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Church Fathers and Teachers From Saint Leo the Great to Peter Lombard

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ISBN-10: 1586173170

ISBN-13: 9781586173173

Edition: N/A

Authors: Benedict XVI

List price: $16.95
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After meditating on the Apostles and then on the Fathers of the early Church, as seen in his earlier works Jesus, the Apostles and the Early Church and Church Fathers, Pope Benedict XVI devoted his attention to the most influential Christian men from the fifth through the twelfth centuries. In his first book, Church Fathers, Benedict began with Clement of Rome and ended with Saint Augustine. In this volume, the Holy Father reflects on some of the greatest theologians of the Middle Ages: Benedict, Anselm, Bernard, and Gregory the Great, to name just a few.By exploring both the lives and the ideas of the great popes, abbots, scholars and missionaries who lived during the fall of the Roman Empire and the rise of Christendom, Pope Benedict XVI highlights the key elements of Catholic dogma and practice that remain the foundation stones not only of the Roman Catholic Church but of Christian society itself. This book is a wonderful way to get to know these later Church Fathers and Teachers and the tremendous spiritually rich patrimony they have bequeathed to us.
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Book details

List price: $16.95
Publisher: Ignatius Press
Publication date: 5/30/2010
Binding: Hardcover
Pages: 211
Size: 5.50" wide x 8.00" long x 0.75" tall
Weight: 0.836

Joseph Ratzinger was born on April 16, 1927 in Marktl am Inn in the state of Bavaria, Germany. Ratzinger entered the minor seminary in Traunstein, in 1939 and in 1943 along with the rest of his seminary class he was drafted into the Flak [anti-aircraft corps]. In 1944 he was released from the Flak and returned home only to be drafted into labor detail under the infamous Austrian Legion. In the spring of 1945 Ratzinger deserted the army and headed home but when the Americans arrive at his village shortly thereafter, he was identified as a German soldier and incarcerated in a POW camp for a brief time. Following his release he re-entered the seminary. In 1951 Joseph was ordained into the priesthood and began lectures as a full professor of fundamental theology at the University of Bonn. From 1962-65 Ratzinger was present during all four sessions of the Second Vatican Council as a peritus, or chief theological advisor to Cardinal Joseph Frings of Cologne, Germany. . In 1977 Joseph Ratzinger was appointed Archbishop of Munich and Freising and on June 27 elevated to Cardinal of Munich by Pope Paul VI. In 1981 Ratzinger accepted Pope John Paul II's invitation to take over as Prefect for the Congregation for the Doctrine of the Faith and in 1986 he was appointed head of a 12-member commission responsible for drafting the Catechism of the Catholic Church. Cardinal Ratzinger was elected vice dean of the College of Cardinals in 1988. In 2002 Pope John Paul II, approved his election as dean of the College of Cardinals. On April 8, 2005, Cardinal Ratzinger presided over the funeral of Pope John Paul II. On April 19, 2005, Cardinal Ratzinger was elected Bishop of Rome on the fourth ballot of the conclave and took the name Benedict XVI.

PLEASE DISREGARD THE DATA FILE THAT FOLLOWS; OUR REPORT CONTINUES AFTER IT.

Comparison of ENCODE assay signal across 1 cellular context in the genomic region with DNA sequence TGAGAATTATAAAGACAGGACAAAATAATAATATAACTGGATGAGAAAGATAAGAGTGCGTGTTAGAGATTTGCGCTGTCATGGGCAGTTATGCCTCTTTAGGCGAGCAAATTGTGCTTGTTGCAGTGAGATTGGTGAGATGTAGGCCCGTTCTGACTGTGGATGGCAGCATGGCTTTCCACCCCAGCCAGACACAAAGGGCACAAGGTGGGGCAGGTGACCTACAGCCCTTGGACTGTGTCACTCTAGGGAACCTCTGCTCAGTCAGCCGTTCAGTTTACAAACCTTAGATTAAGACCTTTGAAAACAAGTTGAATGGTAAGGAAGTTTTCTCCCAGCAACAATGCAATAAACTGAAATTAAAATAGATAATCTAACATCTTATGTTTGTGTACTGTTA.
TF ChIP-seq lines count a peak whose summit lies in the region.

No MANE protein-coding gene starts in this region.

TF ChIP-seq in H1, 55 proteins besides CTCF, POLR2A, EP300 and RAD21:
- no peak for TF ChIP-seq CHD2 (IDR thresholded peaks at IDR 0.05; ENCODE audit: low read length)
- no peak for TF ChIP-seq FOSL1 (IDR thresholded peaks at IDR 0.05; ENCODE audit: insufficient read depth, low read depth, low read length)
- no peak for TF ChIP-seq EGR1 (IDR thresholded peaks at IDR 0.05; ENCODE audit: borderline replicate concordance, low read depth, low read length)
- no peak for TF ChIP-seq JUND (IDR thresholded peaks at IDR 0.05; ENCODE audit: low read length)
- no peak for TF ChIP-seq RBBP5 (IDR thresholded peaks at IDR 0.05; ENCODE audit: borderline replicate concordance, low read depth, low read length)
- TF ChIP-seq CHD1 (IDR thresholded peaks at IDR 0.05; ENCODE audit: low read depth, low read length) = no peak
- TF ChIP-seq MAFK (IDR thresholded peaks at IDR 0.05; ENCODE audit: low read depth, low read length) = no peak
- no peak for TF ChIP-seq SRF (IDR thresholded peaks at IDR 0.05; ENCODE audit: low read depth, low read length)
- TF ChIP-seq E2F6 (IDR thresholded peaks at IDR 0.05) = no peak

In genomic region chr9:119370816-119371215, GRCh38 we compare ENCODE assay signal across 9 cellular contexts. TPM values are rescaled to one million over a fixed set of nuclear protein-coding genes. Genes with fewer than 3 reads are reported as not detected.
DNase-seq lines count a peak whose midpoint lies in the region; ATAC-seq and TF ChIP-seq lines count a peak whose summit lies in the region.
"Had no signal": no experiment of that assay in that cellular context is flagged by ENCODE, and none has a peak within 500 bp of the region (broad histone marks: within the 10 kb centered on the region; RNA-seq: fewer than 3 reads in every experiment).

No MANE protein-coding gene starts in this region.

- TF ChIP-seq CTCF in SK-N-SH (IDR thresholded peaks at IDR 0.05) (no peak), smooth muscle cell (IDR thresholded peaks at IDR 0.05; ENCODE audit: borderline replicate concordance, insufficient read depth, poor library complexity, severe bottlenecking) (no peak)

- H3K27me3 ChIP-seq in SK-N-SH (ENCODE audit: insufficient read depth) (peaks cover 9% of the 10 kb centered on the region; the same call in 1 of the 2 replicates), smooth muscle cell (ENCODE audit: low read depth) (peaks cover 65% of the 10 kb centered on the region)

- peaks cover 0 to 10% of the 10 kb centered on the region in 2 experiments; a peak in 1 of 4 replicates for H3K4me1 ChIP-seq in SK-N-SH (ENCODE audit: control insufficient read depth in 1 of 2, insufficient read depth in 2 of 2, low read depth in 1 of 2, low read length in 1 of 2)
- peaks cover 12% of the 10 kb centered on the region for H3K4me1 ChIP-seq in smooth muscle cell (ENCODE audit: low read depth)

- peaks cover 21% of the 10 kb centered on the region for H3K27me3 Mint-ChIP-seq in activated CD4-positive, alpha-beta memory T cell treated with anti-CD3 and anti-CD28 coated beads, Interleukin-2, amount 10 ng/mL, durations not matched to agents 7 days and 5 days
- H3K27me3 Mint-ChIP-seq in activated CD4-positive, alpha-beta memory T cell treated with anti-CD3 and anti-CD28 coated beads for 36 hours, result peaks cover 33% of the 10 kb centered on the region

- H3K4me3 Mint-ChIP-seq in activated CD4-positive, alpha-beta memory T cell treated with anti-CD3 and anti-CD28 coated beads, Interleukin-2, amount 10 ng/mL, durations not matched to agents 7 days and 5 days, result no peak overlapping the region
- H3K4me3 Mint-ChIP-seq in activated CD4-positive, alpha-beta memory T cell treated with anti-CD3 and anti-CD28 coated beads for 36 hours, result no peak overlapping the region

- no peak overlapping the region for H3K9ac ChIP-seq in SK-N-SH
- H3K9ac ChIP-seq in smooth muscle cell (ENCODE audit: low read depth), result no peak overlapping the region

Saint Leo the Greatp. 7
Boethius and Cassiodorusp. 12
Saint Benedict of Norciap. 19
Pseudo-Dionysius the Areopagitep. 25
Saint Romanus the Melodistp. 31
Saint Gregory the Great (1)p. 37
Saint Gregory the Great (2)p. 43
Saint Columbanp. 49
Saint Isidore of Sevillep. 55
Saint Maximus the Confessorp. 60
John Climacusp. 66
Saint Bede, the Venerablep. 73
Saint Boniface, the Apostle of the Germansp. 79
Ambrose Autpertp. 86
Germanus of Constantinoplep. 93
John Damascenep. 99
Saint Theodore the Studitep. 105
Rabanus Maurusp. 111
John Scotus Erigenap. 117
Saints Cyril and Methodiusp. 123
Saint Odo of Clunyp. 129
Saint Peter Damianp. 135
Symeon the New Theologianp. 141
Saint Anselmp. 146
Peter the Venerablep. 152
Saint Bernard of Clairvauxp. 157
Monastic Theology and Scholastic Theologyp. 163
Two Theological Models in Comparison: Bernard and Abelardp. 169
The Cluniac Reformp. 174
The Cathedral from the Romanesque to the Gothic Architecture: The Theological Backgroundp. 179
Hugh and Richard of Saint-Victorp. 185
William of Saint-Thierryp. 192
Rupert of Deutzp. 198
John of Salisburyp. 204
Peter Lombardp. 210
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